Five minutes after the train fell, the fire broke out in the cars piled against the abutments at either end. A moment later, flames broke from the smoking-car and first coach piled across each other near the middle of the stream. In less than ten minutes after the catastrophe, every car in the wreck was on fire, and the flames, fed by the dry varnished work and fanned by the icy gale, licked up the ruins as though they had been tinder. Destruction was so swift that mercy was baffled. Men who, in the bewilderment of the shock, sprang out and reached to solid ice, went back after wives and children and found them suffocating and roasting in the flames. The neighboring residents, startled by the crash, were lighted to the scene by the conflagration, which made even their prompt assistance too late. By midnight, the cremation was complete. The storm had subsided, but the wind still blew fiercely, and the cold was more intense. When morning came, all that remained of the Pacific Express was a winrow of car wheels, axles, brake-irons, truck-frames and twisted rails lying in a black pool at the bottom of the gorge. The wood had burned completely away, and the ruins were covered with white ashes. Here and there a mass of charred, smoldering substance sent up a little cloud of sickening vapor, which told that it was human flesh slowly yielding to the corrosion of the fires. On the crest of the western abutment, half buried in the snow, stood the rescued locomotive, all that remained of the fated train. As the bridge fell, its driver had given it a quick head of steam, which tore the drawhead from its tender, and the liberated engine shot forward and buried itself in the snow. The other locomotive, drawn backward by the falling train, tumbled over the pier and fell bottom upward on the express car next behind. The engineer, Folsom, escaped with a broken leg; how, he cannot tell, nor can anyone else imagine.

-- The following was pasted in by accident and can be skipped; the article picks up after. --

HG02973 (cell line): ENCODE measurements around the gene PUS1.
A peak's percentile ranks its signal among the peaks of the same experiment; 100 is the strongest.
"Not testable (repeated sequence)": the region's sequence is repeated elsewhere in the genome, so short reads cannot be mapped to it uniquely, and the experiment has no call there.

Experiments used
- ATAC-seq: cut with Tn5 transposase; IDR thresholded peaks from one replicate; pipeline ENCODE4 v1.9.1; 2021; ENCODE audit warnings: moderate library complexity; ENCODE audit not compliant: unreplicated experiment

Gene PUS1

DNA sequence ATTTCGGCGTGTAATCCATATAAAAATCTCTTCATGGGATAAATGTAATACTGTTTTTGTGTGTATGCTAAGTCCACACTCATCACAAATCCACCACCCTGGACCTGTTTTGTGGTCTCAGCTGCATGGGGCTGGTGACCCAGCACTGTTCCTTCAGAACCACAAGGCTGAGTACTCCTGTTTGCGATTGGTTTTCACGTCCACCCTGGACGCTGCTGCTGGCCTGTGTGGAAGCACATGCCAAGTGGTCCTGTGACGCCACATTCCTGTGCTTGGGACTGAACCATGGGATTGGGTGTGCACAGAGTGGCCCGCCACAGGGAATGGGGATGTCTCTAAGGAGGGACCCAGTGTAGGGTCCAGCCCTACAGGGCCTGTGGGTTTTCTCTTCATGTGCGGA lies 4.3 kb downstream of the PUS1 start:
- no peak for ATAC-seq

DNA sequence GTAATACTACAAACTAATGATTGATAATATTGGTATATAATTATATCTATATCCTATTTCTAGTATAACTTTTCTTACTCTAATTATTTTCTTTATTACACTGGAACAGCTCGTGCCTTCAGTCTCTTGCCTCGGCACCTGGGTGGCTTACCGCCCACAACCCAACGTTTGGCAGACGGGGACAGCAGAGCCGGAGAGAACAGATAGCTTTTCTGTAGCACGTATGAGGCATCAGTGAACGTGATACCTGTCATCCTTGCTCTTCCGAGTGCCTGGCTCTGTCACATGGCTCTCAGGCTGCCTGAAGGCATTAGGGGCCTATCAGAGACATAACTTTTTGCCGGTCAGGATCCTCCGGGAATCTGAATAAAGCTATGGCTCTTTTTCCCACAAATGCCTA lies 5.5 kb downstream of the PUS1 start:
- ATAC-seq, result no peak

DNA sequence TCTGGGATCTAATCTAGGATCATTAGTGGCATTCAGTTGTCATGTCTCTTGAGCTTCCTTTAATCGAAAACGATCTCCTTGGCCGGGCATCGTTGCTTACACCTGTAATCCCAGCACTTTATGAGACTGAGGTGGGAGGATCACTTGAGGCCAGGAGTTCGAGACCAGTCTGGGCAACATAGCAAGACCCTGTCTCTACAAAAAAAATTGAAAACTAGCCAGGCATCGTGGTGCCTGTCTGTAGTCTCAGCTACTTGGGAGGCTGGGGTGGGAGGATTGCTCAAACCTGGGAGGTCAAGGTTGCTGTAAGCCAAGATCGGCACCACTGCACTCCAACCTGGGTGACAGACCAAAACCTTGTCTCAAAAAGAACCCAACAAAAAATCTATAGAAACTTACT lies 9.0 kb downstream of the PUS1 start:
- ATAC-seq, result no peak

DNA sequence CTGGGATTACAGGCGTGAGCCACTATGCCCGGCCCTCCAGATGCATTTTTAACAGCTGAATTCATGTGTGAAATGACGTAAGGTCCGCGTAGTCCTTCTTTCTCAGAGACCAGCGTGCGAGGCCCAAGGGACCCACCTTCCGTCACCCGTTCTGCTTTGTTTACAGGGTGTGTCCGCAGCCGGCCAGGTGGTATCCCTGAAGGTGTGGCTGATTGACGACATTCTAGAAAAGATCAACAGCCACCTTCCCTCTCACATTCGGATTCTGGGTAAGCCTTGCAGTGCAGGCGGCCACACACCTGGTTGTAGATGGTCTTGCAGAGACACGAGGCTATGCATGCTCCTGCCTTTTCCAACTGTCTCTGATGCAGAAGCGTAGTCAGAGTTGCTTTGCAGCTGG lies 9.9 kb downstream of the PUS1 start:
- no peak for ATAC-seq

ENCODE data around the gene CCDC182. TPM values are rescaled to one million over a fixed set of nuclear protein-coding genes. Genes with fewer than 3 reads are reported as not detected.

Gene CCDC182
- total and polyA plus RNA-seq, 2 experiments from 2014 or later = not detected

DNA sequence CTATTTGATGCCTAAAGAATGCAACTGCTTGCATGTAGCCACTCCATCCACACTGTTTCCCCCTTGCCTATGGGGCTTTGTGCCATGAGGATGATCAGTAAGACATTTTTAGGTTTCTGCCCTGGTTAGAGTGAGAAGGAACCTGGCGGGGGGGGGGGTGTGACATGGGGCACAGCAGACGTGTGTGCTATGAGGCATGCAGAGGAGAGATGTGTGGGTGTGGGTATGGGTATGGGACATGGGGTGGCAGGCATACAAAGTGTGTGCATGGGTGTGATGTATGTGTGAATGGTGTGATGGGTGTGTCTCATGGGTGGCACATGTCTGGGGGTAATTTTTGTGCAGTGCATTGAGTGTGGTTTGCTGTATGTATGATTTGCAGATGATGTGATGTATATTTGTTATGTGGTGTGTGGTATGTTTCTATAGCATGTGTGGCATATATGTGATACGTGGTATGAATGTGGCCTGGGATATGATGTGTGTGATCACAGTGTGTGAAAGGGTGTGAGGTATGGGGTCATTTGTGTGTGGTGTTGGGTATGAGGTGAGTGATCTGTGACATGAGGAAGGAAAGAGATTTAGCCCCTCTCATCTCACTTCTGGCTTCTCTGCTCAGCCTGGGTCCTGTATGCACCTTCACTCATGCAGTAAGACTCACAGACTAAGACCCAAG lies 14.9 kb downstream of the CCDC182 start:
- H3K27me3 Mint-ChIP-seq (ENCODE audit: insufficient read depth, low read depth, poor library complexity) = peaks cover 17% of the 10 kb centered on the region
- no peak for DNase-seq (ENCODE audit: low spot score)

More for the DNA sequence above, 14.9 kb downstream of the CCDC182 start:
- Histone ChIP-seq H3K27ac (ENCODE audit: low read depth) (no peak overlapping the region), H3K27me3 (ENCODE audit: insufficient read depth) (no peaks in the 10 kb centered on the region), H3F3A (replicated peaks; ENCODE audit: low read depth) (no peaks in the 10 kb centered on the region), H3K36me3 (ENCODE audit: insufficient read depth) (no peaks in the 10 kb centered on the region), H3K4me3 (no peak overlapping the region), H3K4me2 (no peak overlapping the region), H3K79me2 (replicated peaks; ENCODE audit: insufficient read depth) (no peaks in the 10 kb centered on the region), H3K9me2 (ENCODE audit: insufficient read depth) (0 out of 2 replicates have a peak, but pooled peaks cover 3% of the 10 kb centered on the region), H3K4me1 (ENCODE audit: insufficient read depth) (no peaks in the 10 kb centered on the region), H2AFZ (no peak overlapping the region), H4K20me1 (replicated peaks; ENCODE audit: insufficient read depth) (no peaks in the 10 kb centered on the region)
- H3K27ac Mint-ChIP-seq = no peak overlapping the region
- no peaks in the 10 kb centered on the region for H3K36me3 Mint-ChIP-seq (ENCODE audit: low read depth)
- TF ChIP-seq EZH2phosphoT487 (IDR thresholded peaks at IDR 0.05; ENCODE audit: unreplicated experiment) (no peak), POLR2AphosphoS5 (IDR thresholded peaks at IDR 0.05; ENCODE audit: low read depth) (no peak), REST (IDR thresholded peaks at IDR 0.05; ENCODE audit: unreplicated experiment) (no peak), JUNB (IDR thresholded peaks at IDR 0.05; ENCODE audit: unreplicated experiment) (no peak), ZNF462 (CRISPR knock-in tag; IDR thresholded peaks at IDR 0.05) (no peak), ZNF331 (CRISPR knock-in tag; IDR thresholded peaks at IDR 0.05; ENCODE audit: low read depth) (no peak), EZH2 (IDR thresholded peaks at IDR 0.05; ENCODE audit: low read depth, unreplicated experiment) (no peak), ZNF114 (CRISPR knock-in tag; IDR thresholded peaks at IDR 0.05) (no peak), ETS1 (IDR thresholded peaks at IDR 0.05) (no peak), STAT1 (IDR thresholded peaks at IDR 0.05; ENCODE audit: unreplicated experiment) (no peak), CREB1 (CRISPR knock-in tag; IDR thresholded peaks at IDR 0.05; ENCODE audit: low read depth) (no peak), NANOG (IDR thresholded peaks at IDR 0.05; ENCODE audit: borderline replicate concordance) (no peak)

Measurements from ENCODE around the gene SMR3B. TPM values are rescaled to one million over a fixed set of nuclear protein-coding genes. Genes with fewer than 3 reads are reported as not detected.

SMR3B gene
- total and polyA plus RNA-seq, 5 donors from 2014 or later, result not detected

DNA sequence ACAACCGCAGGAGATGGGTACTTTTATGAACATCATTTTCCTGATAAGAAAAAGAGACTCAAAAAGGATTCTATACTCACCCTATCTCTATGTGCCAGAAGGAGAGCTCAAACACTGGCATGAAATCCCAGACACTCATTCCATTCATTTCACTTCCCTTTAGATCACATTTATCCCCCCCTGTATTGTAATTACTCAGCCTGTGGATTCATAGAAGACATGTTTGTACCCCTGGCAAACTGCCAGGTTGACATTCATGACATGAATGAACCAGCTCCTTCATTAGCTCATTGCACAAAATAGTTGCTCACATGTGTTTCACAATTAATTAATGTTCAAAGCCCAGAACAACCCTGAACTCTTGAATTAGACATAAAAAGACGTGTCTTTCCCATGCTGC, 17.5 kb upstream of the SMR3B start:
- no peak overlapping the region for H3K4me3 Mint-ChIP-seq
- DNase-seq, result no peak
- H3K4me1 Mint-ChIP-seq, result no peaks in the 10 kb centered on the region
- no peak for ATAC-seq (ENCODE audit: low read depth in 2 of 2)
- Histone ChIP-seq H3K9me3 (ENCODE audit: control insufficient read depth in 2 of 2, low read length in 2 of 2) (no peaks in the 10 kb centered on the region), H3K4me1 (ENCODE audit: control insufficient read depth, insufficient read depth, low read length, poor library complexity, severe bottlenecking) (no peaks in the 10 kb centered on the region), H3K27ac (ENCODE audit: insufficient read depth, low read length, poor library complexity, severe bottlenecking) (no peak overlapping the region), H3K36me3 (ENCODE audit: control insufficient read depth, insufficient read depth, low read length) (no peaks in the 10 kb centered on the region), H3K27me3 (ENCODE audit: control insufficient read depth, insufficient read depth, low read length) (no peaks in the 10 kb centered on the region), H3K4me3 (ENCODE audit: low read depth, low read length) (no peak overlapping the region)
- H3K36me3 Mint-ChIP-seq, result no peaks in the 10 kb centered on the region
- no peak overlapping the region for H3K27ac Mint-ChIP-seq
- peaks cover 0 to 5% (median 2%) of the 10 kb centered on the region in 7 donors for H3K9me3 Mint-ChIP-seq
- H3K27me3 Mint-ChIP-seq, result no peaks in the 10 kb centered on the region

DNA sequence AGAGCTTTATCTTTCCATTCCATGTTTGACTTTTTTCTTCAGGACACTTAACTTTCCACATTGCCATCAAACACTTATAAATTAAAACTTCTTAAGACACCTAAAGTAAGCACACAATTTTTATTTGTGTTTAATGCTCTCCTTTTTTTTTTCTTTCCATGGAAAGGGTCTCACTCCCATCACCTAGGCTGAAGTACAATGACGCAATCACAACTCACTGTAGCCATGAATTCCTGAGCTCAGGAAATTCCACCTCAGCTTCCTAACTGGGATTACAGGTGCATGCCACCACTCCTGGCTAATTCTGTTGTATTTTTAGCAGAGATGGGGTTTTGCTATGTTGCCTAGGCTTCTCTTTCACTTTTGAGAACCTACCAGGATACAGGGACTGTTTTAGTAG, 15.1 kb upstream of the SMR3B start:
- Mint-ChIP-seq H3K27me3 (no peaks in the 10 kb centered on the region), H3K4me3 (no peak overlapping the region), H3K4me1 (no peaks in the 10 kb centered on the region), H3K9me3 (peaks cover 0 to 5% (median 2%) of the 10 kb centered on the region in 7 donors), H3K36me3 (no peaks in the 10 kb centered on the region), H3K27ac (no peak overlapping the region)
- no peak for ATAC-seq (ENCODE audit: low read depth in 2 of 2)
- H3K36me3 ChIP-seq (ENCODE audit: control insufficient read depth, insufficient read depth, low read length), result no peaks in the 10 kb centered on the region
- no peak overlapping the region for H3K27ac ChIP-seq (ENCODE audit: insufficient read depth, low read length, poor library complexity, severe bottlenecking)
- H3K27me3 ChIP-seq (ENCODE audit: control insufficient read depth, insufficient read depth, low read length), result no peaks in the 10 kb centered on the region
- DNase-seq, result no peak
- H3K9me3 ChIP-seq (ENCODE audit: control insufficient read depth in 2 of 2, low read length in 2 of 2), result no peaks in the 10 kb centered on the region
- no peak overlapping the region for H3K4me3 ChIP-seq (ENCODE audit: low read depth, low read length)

There is no death-list to report. There can be none until the list of the missing ones who traveled by the Lake Shore Road on Friday is made up. There are no remains that can ever be identified. The three charred, shapeless lumps recovered up to noon to-day are beyond all hope of recognition. Old or young, male or female, black or white, no man can tell. They are alike in the crucible of death. For the rest, there are piles of white ashes in which glisten the crumbling particles of calcined bones; in other places masses of black, charred debris, half under water, which may contain fragments of bodies, but nothing of human semblance. It is thought that there may be a few corpses under the ice, as there were women and children who sprang into the water and sank, but none have been thus far recovered.

Dispatch to Cleveland Leader

The haggard dawn, which drove the darkness out of this valley of the shadow of death, seldom saw a ghastlier sight than was revealed with the coming of the morning. On either side of the ravine frowned the dark and bare arches from which the treacherous timbers had fallen, while at their base the great heaps of ruins covered the one hundred men, women and children who had so suddenly been called to their death. The three charred bodies lay where they had been placed in the hurry and confusion of the night. Piles of iron lay on the thick ice, or bedded in the shallow water of the stream. The fires smouldered in great heaps, where many of the hapless victims had been all consumed, while men went about in wild excitement, seeking some trace of a lost one among the wounded or dead.

 

The list of saved and wounded having already been sent, the sad task remains of discovering who may be among the dead. The latter task will be the most difficult of all, until the continued absence of here and there a friend will allow of but one explanation - that he was among those who took this fatal leap.

The Morning After the Longest Night

The Wrecked Columbia Engine

All the witnesses so far agree to the main facts of the accident. It was about 8 o'clock, and the train was moving along at a moderate rate of speed, the Ashtabula station being just this side of the ravine. Suddenly, and without warning, the train plunged into the abyss, the forward locomotive alone getting across in safety. Almost instantly, the lamps and stoves set fire to the cars, and many who were doubtlessly only stunned, and who might otherwise have been saved, fell victims to the fury of the flames.